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This article has been peer reviewed. It is the author’s final published version in ClinicoEconomics and Outcomes Research, Volume 11, December 2018, Pages 1-11.

The published version is available at Copyright © Sadik et al.


Background: Medicare's mandatory bundle for hip and knee arthroplasty necessitates provider accountability for quality and cost of care to 90 days, and wound closure may be a key area of consideration. The DERMABOND

Methods: A 90-day economic model was developed assuming 500 annual hip/knee arthroplasties for a typical US hospital setting. In current practice, wound closure methods for the final skin layer were set to 50% sutures and 50% staples. In future practice, this distribution shifted to 20% sutures, 20% staples, and 60% Skin Closure System. Health care resources included materials (eg, staplers, steri-strips, and traditional/barbed sutures), standard or premium dressings, outpatient visits, and home care visits. An Expert Panel, comprised of three orthopedic physician assistants, two orthopedic surgeons, and a home health representative, was used to inform several model parameters. Other inputs were informed by national data or literature. Unit costs were based on list prices in 2016 US dollars. Uncertainty in the model was explored through one-way sensitivity and alternative scenario analyses.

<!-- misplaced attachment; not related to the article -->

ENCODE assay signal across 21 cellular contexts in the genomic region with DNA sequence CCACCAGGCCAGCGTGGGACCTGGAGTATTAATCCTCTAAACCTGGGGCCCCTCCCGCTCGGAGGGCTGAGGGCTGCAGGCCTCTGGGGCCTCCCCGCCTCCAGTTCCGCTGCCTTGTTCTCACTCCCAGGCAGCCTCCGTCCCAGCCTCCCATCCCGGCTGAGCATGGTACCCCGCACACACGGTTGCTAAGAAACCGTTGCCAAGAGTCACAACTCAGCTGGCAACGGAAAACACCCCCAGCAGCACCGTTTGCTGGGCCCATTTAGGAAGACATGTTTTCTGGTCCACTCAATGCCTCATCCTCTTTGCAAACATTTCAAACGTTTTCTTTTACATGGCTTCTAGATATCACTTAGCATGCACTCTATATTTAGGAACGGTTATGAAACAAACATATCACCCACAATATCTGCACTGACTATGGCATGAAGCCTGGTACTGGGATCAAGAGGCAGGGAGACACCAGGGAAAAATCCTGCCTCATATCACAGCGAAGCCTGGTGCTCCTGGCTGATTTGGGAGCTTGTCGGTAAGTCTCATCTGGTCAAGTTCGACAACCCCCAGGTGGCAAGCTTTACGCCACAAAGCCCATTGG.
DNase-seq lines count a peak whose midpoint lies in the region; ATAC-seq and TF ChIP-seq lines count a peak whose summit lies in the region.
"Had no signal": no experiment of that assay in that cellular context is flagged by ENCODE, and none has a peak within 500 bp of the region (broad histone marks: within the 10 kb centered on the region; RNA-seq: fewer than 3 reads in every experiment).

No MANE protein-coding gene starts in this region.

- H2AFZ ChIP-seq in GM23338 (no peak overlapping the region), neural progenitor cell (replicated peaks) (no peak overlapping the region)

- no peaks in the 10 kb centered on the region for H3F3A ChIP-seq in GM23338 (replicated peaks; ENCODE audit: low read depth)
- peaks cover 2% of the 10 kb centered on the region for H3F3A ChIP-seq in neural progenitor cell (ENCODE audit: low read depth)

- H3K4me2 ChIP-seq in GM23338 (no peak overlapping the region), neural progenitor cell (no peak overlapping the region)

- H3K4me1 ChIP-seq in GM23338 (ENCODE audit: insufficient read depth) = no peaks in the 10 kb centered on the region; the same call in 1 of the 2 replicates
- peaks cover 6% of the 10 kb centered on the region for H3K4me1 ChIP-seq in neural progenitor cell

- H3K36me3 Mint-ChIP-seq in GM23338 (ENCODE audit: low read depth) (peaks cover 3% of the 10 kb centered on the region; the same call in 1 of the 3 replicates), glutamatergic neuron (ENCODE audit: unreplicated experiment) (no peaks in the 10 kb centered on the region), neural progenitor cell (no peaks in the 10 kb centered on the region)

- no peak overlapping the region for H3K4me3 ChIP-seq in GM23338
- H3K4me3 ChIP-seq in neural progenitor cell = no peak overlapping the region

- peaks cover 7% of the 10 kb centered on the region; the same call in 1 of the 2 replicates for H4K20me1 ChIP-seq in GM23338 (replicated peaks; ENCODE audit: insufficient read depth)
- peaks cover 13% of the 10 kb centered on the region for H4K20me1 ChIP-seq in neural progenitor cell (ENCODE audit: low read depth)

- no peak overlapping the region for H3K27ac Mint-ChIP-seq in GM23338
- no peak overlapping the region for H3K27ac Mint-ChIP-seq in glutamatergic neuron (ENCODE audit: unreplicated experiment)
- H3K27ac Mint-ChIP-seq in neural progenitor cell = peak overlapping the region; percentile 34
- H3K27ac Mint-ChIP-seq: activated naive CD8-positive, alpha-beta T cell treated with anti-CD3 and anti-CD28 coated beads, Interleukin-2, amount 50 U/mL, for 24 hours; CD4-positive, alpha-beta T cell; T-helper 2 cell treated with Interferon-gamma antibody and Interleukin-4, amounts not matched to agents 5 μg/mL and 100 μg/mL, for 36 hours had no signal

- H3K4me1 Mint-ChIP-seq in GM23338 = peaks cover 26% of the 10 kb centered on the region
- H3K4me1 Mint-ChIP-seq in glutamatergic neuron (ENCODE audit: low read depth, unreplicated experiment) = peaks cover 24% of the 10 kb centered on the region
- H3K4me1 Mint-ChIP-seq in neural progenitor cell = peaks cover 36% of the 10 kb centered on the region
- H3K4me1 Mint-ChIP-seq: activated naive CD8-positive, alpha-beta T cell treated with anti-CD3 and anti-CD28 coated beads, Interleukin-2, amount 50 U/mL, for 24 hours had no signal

Results: The analysis predicted that use of Skin Closure System in the future practice could achieve cost savings of $56.70 to $79.62 per patient, when standard or premium wound dressings are used, respectively. This translated to an annual hospital budgetary savings ranging from $28,349 to $39,809 when assuming 500 arthroplasties. Dressing materials and postoperative health care visits were key model drivers.

Conclusions: Use of the Skin Closure System may provide cost savings within hip and knee arthroplasties due to decreases in resource utilization in the postacute care setting.

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This work is licensed under a Creative Commons Attribution-Noncommercial 3.0 License

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